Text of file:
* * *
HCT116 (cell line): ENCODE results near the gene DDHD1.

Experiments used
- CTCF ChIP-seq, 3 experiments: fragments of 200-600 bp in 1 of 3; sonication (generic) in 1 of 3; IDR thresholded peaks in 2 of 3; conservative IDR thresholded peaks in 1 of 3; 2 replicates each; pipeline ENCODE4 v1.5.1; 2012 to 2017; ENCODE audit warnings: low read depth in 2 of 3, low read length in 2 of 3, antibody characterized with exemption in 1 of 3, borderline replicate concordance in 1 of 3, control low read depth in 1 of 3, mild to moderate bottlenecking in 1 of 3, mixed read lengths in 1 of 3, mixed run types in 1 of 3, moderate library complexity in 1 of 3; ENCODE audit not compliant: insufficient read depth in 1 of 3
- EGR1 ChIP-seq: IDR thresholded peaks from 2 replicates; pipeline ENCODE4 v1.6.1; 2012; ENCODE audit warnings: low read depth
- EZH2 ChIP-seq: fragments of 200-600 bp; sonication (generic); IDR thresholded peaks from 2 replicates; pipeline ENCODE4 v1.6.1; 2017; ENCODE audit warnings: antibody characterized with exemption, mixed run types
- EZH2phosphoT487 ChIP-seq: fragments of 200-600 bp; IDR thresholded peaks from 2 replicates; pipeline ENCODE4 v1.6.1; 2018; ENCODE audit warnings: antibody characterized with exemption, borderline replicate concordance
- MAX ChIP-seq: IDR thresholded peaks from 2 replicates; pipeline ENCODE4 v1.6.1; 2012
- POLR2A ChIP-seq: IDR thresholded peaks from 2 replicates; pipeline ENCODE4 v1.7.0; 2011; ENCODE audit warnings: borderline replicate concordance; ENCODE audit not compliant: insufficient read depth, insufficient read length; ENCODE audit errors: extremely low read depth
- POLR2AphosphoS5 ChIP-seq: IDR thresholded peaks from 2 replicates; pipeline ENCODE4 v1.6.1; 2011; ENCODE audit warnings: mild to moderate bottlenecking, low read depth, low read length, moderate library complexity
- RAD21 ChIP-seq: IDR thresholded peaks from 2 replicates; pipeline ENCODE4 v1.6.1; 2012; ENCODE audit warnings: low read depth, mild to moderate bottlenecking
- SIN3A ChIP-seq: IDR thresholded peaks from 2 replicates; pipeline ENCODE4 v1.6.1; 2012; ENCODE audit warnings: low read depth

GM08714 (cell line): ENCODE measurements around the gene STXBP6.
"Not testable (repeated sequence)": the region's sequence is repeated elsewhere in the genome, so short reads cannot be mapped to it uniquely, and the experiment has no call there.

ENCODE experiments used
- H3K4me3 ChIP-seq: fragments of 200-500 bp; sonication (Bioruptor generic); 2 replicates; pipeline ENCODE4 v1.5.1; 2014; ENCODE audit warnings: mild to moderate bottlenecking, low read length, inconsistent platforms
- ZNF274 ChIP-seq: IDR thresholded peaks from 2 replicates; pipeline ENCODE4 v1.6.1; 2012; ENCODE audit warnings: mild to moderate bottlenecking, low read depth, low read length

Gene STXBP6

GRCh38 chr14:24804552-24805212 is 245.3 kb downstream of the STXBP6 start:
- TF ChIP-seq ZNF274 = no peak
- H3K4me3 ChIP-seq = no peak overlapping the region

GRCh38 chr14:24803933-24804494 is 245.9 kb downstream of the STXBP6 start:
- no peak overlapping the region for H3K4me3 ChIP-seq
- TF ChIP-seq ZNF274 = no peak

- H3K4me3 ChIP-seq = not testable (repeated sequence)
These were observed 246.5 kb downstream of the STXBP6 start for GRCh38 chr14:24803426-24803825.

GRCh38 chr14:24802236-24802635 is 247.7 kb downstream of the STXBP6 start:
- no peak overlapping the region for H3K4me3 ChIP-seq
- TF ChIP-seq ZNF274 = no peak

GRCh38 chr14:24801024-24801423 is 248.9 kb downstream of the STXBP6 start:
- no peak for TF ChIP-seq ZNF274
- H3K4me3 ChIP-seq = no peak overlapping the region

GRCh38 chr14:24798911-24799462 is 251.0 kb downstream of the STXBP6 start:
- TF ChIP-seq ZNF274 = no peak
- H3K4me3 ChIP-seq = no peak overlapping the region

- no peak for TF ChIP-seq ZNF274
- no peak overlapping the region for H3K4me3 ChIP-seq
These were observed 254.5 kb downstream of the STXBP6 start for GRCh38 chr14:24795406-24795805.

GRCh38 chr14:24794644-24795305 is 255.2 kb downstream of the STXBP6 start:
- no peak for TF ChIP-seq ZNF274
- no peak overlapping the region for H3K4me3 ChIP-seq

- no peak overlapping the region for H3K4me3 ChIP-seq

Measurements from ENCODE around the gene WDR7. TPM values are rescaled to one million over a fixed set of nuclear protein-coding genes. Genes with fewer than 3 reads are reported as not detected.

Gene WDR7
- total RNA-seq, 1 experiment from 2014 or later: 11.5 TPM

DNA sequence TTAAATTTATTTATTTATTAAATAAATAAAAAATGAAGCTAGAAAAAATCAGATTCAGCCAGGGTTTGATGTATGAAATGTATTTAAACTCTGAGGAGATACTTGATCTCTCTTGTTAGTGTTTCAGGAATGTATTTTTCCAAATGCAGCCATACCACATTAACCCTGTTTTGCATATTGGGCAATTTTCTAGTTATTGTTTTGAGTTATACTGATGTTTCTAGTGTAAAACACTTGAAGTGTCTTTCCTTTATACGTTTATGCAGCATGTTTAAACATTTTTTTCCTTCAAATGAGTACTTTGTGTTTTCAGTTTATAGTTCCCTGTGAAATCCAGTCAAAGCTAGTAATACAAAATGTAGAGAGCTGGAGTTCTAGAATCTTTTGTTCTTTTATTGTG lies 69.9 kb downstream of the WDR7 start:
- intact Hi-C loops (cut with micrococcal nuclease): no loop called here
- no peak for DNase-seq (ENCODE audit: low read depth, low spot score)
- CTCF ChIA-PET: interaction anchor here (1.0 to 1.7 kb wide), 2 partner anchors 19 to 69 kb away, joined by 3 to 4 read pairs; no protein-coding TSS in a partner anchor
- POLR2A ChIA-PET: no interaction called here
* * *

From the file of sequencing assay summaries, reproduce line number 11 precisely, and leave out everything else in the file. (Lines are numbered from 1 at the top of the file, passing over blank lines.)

- SIN3A ChIP-seq: IDR thresholded peaks from 2 replicates; pipeline ENCODE4 v1.6.1; 2012; ENCODE audit warnings: low read depth